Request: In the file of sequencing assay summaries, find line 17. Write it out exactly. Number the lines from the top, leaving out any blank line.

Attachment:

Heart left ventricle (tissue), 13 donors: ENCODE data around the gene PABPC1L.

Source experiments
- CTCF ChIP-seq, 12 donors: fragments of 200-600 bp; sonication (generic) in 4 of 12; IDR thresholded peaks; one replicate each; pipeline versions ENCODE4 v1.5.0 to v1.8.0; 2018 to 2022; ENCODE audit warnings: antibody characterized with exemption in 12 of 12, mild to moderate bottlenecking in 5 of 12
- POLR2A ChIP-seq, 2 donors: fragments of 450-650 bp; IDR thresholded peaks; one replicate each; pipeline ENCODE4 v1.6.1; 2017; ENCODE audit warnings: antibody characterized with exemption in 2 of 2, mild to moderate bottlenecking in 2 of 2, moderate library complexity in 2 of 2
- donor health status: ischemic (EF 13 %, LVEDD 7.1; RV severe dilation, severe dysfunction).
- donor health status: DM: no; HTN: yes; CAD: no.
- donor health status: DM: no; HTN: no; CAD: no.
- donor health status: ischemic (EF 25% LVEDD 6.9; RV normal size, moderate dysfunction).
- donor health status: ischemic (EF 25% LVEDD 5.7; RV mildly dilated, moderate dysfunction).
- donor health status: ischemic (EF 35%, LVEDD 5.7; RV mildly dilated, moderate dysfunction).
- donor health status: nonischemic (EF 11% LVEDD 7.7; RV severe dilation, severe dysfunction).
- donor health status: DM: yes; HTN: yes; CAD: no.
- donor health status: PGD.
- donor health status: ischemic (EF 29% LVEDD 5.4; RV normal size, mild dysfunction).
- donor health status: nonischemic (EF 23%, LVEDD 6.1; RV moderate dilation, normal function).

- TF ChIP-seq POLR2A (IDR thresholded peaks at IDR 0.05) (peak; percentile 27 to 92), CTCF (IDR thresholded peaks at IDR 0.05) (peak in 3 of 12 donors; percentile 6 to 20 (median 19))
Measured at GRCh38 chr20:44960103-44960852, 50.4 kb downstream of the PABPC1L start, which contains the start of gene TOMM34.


Measured at GRCh38 chr20:44960103-44960852, 50.4 kb downstream of the PABPC1L start, which contains the start of gene TOMM34.